Overall score requirement: 90
IELTS: International English Language Testing System
Overall score requirement: 6.5
Other Test Scores
Some programs require additional test scores such as the Graduate Record Examination (GRE) or the Graduate Management Test (GMAT). The requirements for this program are:
The GRE is not required.
2) Meet Deadlines
September 2021 Intake
Application Open Date01 May 2020
3) Prepare Application
Letters of Reference
A minimum of three references are required for application to graduate programs at UBC. References should be requested from individuals who are prepared to provide a report on your academic ability and qualifications.
Statement of Interest
Many programs require a statement of interest, sometimes called a "statement of intent", "description of research interests" or something similar.
Students in research-based programs usually require a faculty member to function as their supervisor. Please follow the instructions provided by each program whether applicants should contact faculty members.
Instructions regarding supervisor contact for Doctor of Philosophy in History (PhD)
Permanent Residents of Canada must provide a clear photocopy of both sides of the Permanent Resident card.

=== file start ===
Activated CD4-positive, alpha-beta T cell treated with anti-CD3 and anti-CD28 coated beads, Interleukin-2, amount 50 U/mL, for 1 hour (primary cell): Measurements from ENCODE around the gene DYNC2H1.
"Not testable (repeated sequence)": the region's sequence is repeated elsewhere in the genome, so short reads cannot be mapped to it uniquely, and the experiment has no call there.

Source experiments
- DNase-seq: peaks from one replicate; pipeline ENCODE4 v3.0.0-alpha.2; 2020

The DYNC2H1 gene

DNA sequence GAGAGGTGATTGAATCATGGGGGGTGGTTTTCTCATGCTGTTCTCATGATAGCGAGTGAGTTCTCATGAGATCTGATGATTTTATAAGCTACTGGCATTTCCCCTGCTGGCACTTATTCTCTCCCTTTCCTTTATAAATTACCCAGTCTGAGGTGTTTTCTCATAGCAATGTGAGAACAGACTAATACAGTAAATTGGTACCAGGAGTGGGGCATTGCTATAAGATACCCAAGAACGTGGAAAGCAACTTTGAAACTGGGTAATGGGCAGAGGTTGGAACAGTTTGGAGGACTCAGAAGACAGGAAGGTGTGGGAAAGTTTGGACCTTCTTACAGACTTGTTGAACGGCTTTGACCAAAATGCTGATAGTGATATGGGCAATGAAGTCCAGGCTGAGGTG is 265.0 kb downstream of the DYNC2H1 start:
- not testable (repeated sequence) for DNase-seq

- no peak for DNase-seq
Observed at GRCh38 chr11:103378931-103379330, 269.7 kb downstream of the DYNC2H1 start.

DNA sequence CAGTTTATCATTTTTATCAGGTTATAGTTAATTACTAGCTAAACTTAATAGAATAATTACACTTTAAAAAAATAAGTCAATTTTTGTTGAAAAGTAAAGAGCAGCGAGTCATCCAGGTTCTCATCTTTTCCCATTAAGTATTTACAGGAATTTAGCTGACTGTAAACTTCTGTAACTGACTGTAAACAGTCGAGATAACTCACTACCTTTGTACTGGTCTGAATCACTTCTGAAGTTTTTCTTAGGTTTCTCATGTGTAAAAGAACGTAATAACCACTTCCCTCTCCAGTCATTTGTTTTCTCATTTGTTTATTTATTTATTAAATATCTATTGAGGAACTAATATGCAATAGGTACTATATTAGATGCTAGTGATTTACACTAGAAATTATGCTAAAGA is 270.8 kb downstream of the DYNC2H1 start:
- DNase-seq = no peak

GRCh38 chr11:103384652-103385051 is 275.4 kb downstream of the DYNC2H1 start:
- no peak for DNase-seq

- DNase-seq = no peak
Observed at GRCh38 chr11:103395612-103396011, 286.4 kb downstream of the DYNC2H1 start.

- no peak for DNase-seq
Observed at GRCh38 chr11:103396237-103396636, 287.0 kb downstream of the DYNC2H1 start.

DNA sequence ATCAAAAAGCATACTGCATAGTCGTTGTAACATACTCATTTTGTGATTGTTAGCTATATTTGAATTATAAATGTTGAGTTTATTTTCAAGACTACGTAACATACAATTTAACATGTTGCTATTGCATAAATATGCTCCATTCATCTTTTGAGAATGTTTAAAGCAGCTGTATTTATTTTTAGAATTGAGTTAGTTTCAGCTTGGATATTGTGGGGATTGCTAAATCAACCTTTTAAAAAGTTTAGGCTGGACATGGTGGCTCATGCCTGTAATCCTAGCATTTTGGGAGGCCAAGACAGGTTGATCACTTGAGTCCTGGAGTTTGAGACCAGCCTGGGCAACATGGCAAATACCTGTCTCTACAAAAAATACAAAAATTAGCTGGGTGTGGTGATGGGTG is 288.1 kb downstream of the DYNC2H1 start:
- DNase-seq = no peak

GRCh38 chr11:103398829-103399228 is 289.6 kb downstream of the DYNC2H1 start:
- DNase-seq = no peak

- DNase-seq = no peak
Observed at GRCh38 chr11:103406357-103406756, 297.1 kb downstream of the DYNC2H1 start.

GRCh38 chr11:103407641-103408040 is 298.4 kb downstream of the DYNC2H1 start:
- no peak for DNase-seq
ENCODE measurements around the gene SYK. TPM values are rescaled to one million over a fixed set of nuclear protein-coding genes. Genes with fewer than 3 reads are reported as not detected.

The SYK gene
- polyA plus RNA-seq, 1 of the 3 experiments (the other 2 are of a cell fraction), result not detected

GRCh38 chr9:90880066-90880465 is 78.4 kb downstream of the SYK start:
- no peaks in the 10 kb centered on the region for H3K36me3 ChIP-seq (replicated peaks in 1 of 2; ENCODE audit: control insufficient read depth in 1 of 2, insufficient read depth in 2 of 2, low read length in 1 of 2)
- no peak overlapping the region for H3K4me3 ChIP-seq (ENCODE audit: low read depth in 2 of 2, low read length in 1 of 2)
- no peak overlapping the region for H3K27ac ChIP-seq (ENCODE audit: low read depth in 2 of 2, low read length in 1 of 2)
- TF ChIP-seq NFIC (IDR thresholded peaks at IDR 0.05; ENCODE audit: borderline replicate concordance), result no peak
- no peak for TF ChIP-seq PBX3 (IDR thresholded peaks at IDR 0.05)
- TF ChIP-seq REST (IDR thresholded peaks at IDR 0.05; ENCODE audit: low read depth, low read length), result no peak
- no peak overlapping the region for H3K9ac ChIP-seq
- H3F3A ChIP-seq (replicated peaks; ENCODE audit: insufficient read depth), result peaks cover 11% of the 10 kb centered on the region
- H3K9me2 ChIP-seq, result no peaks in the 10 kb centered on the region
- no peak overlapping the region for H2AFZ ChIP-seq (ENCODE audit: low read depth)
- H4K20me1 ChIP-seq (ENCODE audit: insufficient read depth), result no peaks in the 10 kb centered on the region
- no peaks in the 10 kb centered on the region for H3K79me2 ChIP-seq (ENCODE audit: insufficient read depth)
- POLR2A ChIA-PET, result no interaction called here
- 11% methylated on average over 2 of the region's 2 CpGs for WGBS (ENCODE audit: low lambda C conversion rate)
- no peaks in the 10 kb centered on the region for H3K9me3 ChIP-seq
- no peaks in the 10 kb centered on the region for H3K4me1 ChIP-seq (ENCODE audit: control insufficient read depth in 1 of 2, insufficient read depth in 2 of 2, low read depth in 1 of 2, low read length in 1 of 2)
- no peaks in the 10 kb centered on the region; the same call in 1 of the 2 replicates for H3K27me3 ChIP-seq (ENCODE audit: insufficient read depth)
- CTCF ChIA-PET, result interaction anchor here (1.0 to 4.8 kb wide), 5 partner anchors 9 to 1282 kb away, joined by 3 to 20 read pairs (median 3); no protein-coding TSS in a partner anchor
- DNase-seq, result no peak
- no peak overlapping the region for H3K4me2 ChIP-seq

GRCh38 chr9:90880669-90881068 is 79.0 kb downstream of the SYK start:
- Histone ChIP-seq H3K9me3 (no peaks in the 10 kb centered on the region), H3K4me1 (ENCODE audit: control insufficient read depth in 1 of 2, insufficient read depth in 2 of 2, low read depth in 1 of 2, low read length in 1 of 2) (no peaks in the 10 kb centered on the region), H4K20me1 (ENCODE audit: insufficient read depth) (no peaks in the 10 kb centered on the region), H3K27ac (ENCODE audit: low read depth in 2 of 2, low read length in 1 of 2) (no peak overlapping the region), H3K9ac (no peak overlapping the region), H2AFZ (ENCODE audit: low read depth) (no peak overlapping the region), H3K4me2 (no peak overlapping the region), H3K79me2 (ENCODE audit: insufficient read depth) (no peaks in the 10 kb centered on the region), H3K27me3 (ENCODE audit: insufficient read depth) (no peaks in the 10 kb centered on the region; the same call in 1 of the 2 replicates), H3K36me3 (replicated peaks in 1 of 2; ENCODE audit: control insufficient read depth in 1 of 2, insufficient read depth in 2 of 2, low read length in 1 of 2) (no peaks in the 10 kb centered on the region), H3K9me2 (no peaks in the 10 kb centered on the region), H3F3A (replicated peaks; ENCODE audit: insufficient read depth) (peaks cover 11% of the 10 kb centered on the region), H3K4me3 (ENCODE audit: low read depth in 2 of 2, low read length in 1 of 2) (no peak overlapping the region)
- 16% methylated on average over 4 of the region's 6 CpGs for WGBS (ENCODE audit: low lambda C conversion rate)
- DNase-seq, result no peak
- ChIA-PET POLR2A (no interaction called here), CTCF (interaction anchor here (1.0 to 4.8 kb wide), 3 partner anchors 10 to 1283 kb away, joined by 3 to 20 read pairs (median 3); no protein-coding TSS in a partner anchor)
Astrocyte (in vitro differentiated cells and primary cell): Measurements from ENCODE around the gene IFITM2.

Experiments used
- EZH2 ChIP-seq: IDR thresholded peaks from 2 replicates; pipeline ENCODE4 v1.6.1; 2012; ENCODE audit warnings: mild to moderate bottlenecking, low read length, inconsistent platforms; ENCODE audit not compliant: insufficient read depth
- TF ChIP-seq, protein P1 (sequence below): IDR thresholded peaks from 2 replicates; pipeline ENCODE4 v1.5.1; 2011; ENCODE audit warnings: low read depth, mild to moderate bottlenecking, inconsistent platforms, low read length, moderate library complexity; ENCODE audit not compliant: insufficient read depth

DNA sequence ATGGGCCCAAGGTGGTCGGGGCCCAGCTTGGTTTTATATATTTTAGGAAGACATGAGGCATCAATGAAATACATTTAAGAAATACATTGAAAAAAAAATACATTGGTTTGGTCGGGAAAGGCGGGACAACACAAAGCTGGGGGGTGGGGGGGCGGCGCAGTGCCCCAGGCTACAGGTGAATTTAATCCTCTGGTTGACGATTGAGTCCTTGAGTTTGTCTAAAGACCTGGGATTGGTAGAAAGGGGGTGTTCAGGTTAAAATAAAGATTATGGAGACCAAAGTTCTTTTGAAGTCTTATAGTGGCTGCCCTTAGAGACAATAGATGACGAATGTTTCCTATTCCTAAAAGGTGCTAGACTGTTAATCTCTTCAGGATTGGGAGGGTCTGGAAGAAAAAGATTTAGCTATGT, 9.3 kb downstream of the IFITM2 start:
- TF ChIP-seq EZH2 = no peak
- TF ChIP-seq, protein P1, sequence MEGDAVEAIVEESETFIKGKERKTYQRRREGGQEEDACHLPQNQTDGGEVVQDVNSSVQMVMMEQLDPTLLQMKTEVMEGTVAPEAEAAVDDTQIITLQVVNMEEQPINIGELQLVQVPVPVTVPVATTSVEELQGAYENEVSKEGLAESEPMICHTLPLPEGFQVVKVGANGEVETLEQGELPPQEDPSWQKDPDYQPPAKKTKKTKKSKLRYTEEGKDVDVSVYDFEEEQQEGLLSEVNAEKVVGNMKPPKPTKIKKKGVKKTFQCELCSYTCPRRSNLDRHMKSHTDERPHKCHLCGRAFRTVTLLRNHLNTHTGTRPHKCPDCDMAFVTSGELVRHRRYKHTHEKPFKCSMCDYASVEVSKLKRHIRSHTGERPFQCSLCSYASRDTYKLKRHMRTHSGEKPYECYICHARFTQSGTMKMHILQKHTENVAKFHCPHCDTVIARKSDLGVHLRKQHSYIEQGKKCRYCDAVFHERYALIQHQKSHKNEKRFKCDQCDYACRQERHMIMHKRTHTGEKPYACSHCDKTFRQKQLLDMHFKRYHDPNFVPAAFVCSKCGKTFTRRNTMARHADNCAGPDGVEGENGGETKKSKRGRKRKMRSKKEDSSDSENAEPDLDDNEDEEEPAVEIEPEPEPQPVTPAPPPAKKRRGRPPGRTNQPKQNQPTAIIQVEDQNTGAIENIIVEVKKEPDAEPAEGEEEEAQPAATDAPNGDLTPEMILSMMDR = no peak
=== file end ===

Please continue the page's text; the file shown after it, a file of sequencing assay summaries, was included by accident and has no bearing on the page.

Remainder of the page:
4) Apply Online
All applicants must complete an online application form and pay the application fee to be considered for admission to UBC.
In 2013-14, the Arts Co-op Program and the UBC Department of English launched UBC’s first Ph.D. Co-op Program. This exciting initiative allows Ph.D. students to widen their range of professional skills through paid work experience in fields such as academic administration, communications, project management, and archival, government, and non-governmental organization (NGO) research. Through Co-op, Ph.D. students will build valuable skills and experience that will extend and enrich their career options in both academic and alternative workplaces. Read more about how the Co-op Program works: https://artscoop.ubc.ca/prospective-students/phd/
Tuition & Financial Support
|Fees||Canadian Citizen / Permanent Resident / Refugee / Diplomat||International|
|Installments per year||3||3|
|Tuition per installment||$1,698.56||$2,984.09|
|Tuition per year|
(plus annual increase, usually 2%-5%)
|Int. Tuition Award (ITA) per year (if eligible)||$3,200.00 (-)|
|Other Fees and Costs|
|Student Fees (yearly)||$944.51 (approx.)|
|Costs of living (yearly)||starting at $16,954.00 (check cost calculator)|
All fees for the year are subject to adjustment and UBC reserves the right to change any fees without notice at any time, including tuition and student fees. Tuition fees are reviewed annually by the UBC Board of Governors. In recent years, tuition increases have been 2% for continuing domestic students and between 2% and 5% for continuing international students. New students may see higher increases in tuition. Admitted students who defer their admission are subject to the potentially higher tuition fees for incoming students effective at the later program start date. In case of a discrepancy between this webpage and the UBC Calendar, the UBC Calendar entry will be held to be correct.
Applicants to UBC have access to a variety of funding options, including merit-based (i.e. based on your academic performance) and need-based (i.e. based on your financial situation) opportunities.
Program Funding Packages